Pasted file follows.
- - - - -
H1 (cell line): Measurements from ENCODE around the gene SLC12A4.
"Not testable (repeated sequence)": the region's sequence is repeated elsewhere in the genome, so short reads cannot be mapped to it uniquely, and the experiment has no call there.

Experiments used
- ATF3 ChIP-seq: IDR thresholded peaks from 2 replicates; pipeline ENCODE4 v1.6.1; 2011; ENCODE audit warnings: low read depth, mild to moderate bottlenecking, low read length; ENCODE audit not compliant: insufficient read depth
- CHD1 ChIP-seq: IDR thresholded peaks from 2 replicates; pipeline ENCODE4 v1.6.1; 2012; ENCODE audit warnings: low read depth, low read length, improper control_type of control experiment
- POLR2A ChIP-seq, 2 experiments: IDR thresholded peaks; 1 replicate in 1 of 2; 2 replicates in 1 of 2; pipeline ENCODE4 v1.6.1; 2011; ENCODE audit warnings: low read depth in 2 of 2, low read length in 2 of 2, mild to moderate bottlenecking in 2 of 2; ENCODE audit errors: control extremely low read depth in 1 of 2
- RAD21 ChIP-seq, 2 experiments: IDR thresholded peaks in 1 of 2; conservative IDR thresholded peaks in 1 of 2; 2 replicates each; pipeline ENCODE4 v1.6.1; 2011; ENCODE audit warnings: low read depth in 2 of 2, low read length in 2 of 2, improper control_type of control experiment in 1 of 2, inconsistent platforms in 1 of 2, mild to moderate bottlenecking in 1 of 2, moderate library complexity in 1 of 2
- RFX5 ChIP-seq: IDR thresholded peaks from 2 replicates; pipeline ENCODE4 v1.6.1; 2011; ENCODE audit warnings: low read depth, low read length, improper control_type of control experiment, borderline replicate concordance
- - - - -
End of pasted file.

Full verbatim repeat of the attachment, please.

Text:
H1 (cell line): Measurements from ENCODE around the gene SLC12A4.
"Not testable (repeated sequence)": the region's sequence is repeated elsewhere in the genome, so short reads cannot be mapped to it uniquely, and the experiment has no call there.

Experiments used
- ATF3 ChIP-seq: IDR thresholded peaks from 2 replicates; pipeline ENCODE4 v1.6.1; 2011; ENCODE audit warnings: low read depth, mild to moderate bottlenecking, low read length; ENCODE audit not compliant: insufficient read depth
- CHD1 ChIP-seq: IDR thresholded peaks from 2 replicates; pipeline ENCODE4 v1.6.1; 2012; ENCODE audit warnings: low read depth, low read length, improper control_type of control experiment
- POLR2A ChIP-seq, 2 experiments: IDR thresholded peaks; 1 replicate in 1 of 2; 2 replicates in 1 of 2; pipeline ENCODE4 v1.6.1; 2011; ENCODE audit warnings: low read depth in 2 of 2, low read length in 2 of 2, mild to moderate bottlenecking in 2 of 2; ENCODE audit errors: control extremely low read depth in 1 of 2
- RAD21 ChIP-seq, 2 experiments: IDR thresholded peaks in 1 of 2; conservative IDR thresholded peaks in 1 of 2; 2 replicates each; pipeline ENCODE4 v1.6.1; 2011; ENCODE audit warnings: low read depth in 2 of 2, low read length in 2 of 2, improper control_type of control experiment in 1 of 2, inconsistent platforms in 1 of 2, mild to moderate bottlenecking in 1 of 2, moderate library complexity in 1 of 2
- RFX5 ChIP-seq: IDR thresholded peaks from 2 replicates; pipeline ENCODE4 v1.6.1; 2011; ENCODE audit warnings: low read depth, low read length, improper control_type of control experiment, borderline replicate concordance